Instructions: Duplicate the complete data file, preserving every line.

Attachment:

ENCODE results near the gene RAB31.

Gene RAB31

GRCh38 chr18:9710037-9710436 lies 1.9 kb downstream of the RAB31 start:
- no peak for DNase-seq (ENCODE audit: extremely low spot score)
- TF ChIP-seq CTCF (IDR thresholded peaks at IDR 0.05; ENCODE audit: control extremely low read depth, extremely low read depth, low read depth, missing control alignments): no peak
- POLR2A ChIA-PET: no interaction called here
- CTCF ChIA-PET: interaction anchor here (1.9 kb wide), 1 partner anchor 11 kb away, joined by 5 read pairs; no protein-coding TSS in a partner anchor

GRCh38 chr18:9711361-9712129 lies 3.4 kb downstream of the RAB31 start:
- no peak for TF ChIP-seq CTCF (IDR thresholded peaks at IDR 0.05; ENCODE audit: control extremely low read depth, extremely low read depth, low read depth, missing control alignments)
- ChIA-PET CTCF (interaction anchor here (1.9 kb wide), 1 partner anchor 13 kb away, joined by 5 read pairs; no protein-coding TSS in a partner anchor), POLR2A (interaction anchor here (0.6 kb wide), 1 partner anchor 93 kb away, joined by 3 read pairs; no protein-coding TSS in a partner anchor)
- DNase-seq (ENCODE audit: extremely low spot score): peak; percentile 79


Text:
ENCODE results near the gene RAB31.

Gene RAB31

GRCh38 chr18:9710037-9710436 lies 1.9 kb downstream of the RAB31 start:
- no peak for DNase-seq (ENCODE audit: extremely low spot score)
- TF ChIP-seq CTCF (IDR thresholded peaks at IDR 0.05; ENCODE audit: control extremely low read depth, extremely low read depth, low read depth, missing control alignments): no peak
- POLR2A ChIA-PET: no interaction called here
- CTCF ChIA-PET: interaction anchor here (1.9 kb wide), 1 partner anchor 11 kb away, joined by 5 read pairs; no protein-coding TSS in a partner anchor

GRCh38 chr18:9711361-9712129 lies 3.4 kb downstream of the RAB31 start:
- no peak for TF ChIP-seq CTCF (IDR thresholded peaks at IDR 0.05; ENCODE audit: control extremely low read depth, extremely low read depth, low read depth, missing control alignments)
- ChIA-PET CTCF (interaction anchor here (1.9 kb wide), 1 partner anchor 13 kb away, joined by 5 read pairs; no protein-coding TSS in a partner anchor), POLR2A (interaction anchor here (0.6 kb wide), 1 partner anchor 93 kb away, joined by 3 read pairs; no protein-coding TSS in a partner anchor)
- DNase-seq (ENCODE audit: extremely low spot score): peak; percentile 79